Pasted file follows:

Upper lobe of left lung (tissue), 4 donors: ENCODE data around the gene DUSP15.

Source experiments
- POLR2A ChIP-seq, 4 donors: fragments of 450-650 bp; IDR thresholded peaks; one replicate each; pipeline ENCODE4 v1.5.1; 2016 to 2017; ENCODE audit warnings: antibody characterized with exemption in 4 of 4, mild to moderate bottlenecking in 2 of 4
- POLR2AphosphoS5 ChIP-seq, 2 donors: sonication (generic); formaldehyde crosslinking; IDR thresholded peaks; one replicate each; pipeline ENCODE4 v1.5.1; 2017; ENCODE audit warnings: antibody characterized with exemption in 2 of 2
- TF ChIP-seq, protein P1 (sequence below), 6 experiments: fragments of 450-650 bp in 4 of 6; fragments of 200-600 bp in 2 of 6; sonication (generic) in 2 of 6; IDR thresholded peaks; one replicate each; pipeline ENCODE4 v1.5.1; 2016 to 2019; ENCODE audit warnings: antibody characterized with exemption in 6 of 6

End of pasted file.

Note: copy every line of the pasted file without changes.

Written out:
Upper lobe of left lung (tissue), 4 donors: ENCODE data around the gene DUSP15.

Source experiments
- POLR2A ChIP-seq, 4 donors: fragments of 450-650 bp; IDR thresholded peaks; one replicate each; pipeline ENCODE4 v1.5.1; 2016 to 2017; ENCODE audit warnings: antibody characterized with exemption in 4 of 4, mild to moderate bottlenecking in 2 of 4
- POLR2AphosphoS5 ChIP-seq, 2 donors: sonication (generic); formaldehyde crosslinking; IDR thresholded peaks; one replicate each; pipeline ENCODE4 v1.5.1; 2017; ENCODE audit warnings: antibody characterized with exemption in 2 of 2
- TF ChIP-seq, protein P1 (sequence below), 6 experiments: fragments of 450-650 bp in 4 of 6; fragments of 200-600 bp in 2 of 6; sonication (generic) in 2 of 6; IDR thresholded peaks; one replicate each; pipeline ENCODE4 v1.5.1; 2016 to 2019; ENCODE audit warnings: antibody characterized with exemption in 6 of 6